Potential för energieffektivisering i industriella klustrar analys och scenarier - PDF

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Potential för energieffektivisering i industriella klustrar analys och scenarier Simon Harvey Professor i industriella energisystem Värmeteknik och maskinlära, Chalmers Ingår i projektet Bærkraftig bruk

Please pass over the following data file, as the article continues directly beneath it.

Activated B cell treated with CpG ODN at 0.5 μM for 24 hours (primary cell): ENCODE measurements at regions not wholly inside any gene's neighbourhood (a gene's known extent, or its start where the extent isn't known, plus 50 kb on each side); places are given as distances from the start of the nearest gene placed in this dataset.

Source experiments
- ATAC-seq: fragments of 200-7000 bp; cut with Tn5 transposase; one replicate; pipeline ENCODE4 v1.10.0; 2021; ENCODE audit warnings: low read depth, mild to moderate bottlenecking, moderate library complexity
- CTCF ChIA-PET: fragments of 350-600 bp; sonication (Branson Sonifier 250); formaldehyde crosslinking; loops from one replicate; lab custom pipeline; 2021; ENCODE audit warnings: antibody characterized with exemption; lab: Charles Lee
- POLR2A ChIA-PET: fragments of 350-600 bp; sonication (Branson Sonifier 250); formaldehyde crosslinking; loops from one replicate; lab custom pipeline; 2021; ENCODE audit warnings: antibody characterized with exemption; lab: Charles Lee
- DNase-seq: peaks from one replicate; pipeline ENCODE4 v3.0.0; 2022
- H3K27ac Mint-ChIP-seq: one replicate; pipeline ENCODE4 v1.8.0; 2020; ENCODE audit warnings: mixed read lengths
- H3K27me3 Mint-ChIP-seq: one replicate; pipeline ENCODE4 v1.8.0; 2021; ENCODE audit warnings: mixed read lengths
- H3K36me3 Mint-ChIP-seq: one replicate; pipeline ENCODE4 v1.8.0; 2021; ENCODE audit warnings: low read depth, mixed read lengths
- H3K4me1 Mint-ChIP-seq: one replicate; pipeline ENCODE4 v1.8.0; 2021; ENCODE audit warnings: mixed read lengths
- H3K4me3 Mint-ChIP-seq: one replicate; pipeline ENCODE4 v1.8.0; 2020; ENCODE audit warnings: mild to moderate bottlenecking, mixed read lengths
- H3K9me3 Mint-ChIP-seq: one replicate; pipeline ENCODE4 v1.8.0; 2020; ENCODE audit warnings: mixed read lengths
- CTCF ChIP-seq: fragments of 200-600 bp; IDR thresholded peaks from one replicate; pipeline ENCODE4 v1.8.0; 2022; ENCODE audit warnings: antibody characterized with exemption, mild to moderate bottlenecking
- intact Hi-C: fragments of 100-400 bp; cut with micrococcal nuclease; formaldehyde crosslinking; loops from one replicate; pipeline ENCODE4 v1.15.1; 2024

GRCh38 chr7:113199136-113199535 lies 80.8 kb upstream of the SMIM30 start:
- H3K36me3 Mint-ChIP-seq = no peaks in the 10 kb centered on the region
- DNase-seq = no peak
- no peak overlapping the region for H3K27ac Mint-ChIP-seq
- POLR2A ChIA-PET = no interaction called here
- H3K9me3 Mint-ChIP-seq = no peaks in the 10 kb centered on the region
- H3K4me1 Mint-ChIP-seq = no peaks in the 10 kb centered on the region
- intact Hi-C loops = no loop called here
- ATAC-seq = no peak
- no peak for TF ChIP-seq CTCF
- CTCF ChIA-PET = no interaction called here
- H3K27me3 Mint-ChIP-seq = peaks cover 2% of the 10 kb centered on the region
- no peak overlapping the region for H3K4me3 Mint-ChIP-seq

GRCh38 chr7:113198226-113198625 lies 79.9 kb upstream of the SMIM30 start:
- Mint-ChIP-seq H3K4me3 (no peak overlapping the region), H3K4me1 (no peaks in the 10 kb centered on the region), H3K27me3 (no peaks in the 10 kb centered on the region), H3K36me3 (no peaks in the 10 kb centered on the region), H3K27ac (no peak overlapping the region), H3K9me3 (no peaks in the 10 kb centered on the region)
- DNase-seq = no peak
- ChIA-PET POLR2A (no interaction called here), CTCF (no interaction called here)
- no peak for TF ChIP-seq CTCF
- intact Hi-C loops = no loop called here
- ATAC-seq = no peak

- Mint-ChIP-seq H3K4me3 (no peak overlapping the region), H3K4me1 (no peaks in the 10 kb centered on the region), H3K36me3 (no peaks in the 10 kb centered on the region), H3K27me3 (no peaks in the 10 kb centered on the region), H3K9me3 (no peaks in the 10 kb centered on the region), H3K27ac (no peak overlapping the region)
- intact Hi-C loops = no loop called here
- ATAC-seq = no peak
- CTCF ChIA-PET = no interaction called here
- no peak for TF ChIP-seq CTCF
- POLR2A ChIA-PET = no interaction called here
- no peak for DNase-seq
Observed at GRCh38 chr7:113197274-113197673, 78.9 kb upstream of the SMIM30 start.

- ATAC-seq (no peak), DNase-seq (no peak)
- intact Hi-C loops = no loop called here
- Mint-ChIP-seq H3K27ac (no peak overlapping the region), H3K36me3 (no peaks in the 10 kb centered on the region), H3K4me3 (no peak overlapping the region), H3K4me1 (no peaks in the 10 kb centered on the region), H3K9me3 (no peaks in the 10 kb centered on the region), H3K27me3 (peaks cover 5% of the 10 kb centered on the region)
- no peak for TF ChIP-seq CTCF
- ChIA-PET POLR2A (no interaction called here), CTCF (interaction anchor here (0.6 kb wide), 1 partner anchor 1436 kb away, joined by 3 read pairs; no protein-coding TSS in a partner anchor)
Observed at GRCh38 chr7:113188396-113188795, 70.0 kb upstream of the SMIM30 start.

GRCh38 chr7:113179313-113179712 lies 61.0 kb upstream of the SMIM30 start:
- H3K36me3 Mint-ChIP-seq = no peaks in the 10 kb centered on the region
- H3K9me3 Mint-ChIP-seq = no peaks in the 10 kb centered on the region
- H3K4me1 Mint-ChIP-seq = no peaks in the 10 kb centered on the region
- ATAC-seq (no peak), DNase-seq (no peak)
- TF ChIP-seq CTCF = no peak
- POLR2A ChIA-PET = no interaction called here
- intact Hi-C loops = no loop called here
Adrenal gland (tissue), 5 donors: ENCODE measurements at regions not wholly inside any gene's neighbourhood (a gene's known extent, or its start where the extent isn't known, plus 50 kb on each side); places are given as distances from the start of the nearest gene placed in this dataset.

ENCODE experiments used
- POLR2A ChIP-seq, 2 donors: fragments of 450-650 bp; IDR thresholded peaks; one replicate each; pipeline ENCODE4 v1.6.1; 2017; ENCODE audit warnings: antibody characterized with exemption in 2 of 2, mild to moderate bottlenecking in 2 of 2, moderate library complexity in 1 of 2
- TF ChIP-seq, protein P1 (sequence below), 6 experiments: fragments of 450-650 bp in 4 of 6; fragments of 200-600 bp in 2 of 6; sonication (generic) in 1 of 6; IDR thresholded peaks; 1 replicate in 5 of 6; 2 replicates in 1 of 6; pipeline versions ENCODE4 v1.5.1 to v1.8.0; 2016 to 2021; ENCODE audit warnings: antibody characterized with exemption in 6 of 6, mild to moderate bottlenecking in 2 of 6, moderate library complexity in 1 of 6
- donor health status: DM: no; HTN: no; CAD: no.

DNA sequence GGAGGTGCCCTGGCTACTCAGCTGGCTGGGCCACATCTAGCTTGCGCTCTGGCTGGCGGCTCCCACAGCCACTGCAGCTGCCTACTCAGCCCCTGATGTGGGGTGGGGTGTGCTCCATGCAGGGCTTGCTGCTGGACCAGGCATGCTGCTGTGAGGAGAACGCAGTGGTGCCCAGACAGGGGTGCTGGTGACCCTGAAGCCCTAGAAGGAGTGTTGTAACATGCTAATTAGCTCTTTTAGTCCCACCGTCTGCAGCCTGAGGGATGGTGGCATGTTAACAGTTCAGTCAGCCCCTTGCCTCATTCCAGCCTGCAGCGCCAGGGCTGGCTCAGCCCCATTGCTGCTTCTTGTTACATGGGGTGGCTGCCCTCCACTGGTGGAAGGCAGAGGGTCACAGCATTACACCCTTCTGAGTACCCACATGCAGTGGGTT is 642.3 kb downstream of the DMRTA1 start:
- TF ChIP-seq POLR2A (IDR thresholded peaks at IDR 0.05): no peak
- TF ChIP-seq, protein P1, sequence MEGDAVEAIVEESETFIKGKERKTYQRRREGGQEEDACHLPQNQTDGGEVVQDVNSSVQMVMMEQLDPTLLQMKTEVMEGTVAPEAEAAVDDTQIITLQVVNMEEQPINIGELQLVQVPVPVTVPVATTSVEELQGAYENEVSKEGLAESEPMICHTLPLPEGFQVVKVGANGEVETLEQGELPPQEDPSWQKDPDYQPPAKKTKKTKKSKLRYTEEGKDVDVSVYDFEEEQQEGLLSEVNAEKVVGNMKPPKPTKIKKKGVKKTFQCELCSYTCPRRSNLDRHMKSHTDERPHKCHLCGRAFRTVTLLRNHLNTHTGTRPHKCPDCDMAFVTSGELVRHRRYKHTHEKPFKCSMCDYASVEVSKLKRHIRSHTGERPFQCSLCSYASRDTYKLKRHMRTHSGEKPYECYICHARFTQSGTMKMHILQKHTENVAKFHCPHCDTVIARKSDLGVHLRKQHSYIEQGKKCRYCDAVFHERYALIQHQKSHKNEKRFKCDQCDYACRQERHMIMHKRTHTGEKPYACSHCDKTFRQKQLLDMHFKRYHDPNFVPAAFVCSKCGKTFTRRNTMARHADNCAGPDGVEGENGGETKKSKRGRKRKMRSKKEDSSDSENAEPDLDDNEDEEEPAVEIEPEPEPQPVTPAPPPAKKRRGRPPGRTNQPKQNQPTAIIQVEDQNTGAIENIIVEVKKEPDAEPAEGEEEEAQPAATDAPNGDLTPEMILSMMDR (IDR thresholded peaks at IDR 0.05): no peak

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Potential för energieffektivisering i industriella klustrar analys och scenarier Simon Harvey Professor i industriella energisystem Värmeteknik och maskinlära, Chalmers Ingår i projektet Bærkraftig bruk av energibærerne i KASK regionen Kort om projektet Bærkraftig bruk av energibærerne i KASK regionen Olika energislag inom de olika industrisektorerna i EU Energy usage industrial sector. EU 27, Kemiklustret i Stenungsund Renew Heat Electrical Energy Gas Oil Solid Fuels PJ Järn och stål Kemi Raffinaderi Mineral utom metaller Övrig tillverkning Papper och tryckeri Mat och tobak Verkstadsindustri Metaller utom järn Textil, läder och kläder Källa: Eurostat Energy efficiency in the Stenungsund Rising energy prices chemical cluster Threat of global warming Policy instruments for CO 2 - emissions reduction Strong incentives to improve energy efficiency Energy intensive industrial process clusters can significantly increase energy efficiency by inter-process heat exchanging Total Site Analysis (TSA) is a useful tool to investigate opportunities for inter-process heat recovery in industrial process clusters This presentation: Tools for Single process and total site analyses Highlights from a case study (Chemical cluster, Stenungsund) The potential of inter-process heat integration: Opportunities for improving energy efficiency in Stenungsund Sweden s largest chemical cluster Ethylene Air Naphtha Ethane Propane Butane Import terminal Cracker plant Ethylene Oxygen Nitrogen Hydrogen gas Fuel gas Electricity Water Fuel gas Fuel gas Fuel gas Ethylene Hydrogen gas Propylene Polyethylene plant Hydro Polymers Perstorp Oxo AB Polyethylene Polyvinyl chloride Amines Tensides Chemical intermediates Inter-process material flows are well-established. What about utility flows? Natural gas Key figures for total site: Total CO 2 emissions: ~900 kton/yr Total heating demand: 442 MW 320 MW are covered by internal heat recovery Current utility usage fr fired boilers: 122 MW Can theoretically be reduced to 0 MW through inter-process heat integration! How this can be accomplished: New circulating hot water systems C Harmonization of utility pressure levels to enable heat exchange between process plant utility systems Rebuild steam heaters for 2 bar(g) operation Fire process off-gases in different boilers Pinch Analysis for Heat Integration studies Process integration (PI) refers to the analysis and optimization of large and complex industrial processes Pinch analysis is a widely-used PI tool in many industry sectors, including Chemical sector Pinch analysis enables investigation of energy flows within a process, and identification of the most economical way to maximize heat recovery and minimize the demand for external utilities (e.g. steam and cooling water) Basics of Pinch Analysis Raw material P r o c e s s Heat supply Products El Heat balance T Heat supply G ra fic a lly Process Pinch Determined by ΔT min T ( C) Hot streams M inim um ho t utility Cold stream s Cooling 0 M inim um co ld utility Q Cooling Maximal Internal Heat recovery Process streams Energy analysis Can the same approach be used for investigating interprocess heat exchange in multi-plant industrial clusters? 100 AGA Sum of individual process minimum heating requirements = 77 MW Can this target be decreased further? Akzo 100 Borealis PE Borealis Cracker Perstorp Ineos Sum of individual process current hot utility requirements = 122 MW Use Total Site Analysis (TSA) Temperature [ C] Heat and Power Technology Step 1: Establish the temperature profiles in the heaters and coolers for each process plant Process streams in utility coolers (Sources) Utility streams in process heaters Utility streams in process coolers Process streams in utility heaters (Sinks) Heat load [kw] Sink Profile Source Profile Hot Utility Cold Utility 0 Temperature [ C] Heat and Power Technology Step 2: Combine the curves for all process plants in the cluster Q CW and Air =560 MW 1600 Q rec =324 MW Q heating, total =442 MW Q -200 cooling, total =953 MW Heat load [MW] Sink Profile Source Profile Hot Utility Cold Utility Step 3: investigate the potential to reuse heat from coolers as hot utility elsewhere. Total Site Approach (TSA) Temperature [ C] Sink Profile Hot Utility Site Pinch Q cooling =633 MW Heat load [MW] Q rec =320 MW Q heating =122 MW Source Profile Cold Utility TSA results: Hot utility load is Q heating = 122 MW from fired boilers, i.e. no improvement over analysis of separate processes Site pinch at 120 C Cooling provided by CW, air and refrigerant In order to improve energy efficiency we must make changes to utility systems (in order to shift site pinch) Temperature [ C] Heat and Power Technology Step 4: Investigate ways to improve the site utility system so as to reduce the total site heat demand Q cooling =506 MW Sink Profile Hot Utility Heat lead [MW] Q rec = 449 MW Q surplus =7 MW Source Profile Cold Utility Technical measures: Hot water system C Increased recovery of 2 bar(g) steam Harmonize utility levels (only 3 levels) Results: New heating demand: Q heating = 0 MW Potential savings: 122 MW Steam surplus: Q surplus = 7 MW Compare with sum of individual process minimum heating demands (77 MW) Design options Availability of different heat sources and sinks at different companies provides many degrees of freedom in the design of the heat recovery system Delivering heat from one plant to another requires new HXs and piping construction Recovered excess heat mainly replaces LP steam, which can cause excess of LP steam at certain sites Excess LP steam has to be redistributed to sites with LP steam demand Combustible by-products (off-gases) that can t be used otherwise have to be redistributed to sites with demand Hot water circuit max heat recovery (4 plants involved) Heat and Power Technology Plant E Current LP steam demand: 25.7 MW 30.6 MW 1 4 Plant C1 Heat sources Heat sinks Total investment: 335 MSEK 1 Potential demand: 40.3 MW 27 MW MW Potential heat sink for excess utility Total hot utility savings: 30.6 MW Payback period: App. 3.7 years New HX: MW 3.4 MW 0.4 MW 26.9 MW Fuel Steam Hot water Plant B Plant C2 Can we reduce complexity without severe energy savings penalty? Plant E Plant C1 Heat sources Current LP steam demand: 25.7 MW 26.1 MW 1 4 Heat sinks 1 Potential demand: 40.3 MW 26.1 MW MW Potential heat sink for excess utility Total investment: 306 MSEK (335) Total hot utility savings: 26.1 MW (30.6) Pay back period: App. 3.9 years (3.7) MW 26.1 MW Fuel Steam Hot water New HX: 7 (14) Plant B Plant C2 Summary Pinch analysis tools can be extended and used for Total Site studies of industrial process clusters TSA applied to the chemical cluster in Stenungsund indicates major opportunities for increased energy efficiency through inter-process heat exchange BUT this is not Business-as-usual New business models are required to realize the potential (or part thereof) Combining Energy Efficiency in Industrial Clusters with integrated biorefinery options Overview of ongoing activities within the SKOGSKEMI project Simon Harvey and Matteo Morandin OBJECTIVE, Partners, time-frame Heat and Power Technology To support strategic, renewable, competitive productions from two of the basic Swedish industrial sectors: forest and chemical (co-)financed by Systems Budget: 20 MSEK for 2 years project (sep 2012 sep 2014) : Swedish Governmental Agency for Innovation 10 MSEK from VINNOVA, 10 MSEK in-kind from research partners Scope Feedstock is any forest product (mainly lignocellulosic biomass) 3 final products ( pathways ):. Methanol. Olefins (Ethylene, Propylene). Butanol 2 technology platforms. Gasification (syngas). Fermentation (sugar) 2 analysis platforms : system analysis, discussion Possible Pathways Heat and Power Technology Cluster heat integration Current situation - little or no green Feedstock; MW heat from fired boilers Improved heat efficiency - Little or no green Feedstock; - Reduced heat from fired boilers (25 50% of current demand) Feedstock Sustainability Green Feedstock - large part of the feedstock is green MeOH or EtOH; MW heat from fired boilers Green Feedstock and Increased heat integration - large part of the feedstock is green MeOH or EtOH; - Reduced heat from fired boilers (25 50% of current demand) Tack! Frågor? Bærkraftig bruk av energibærerne i KASK regionen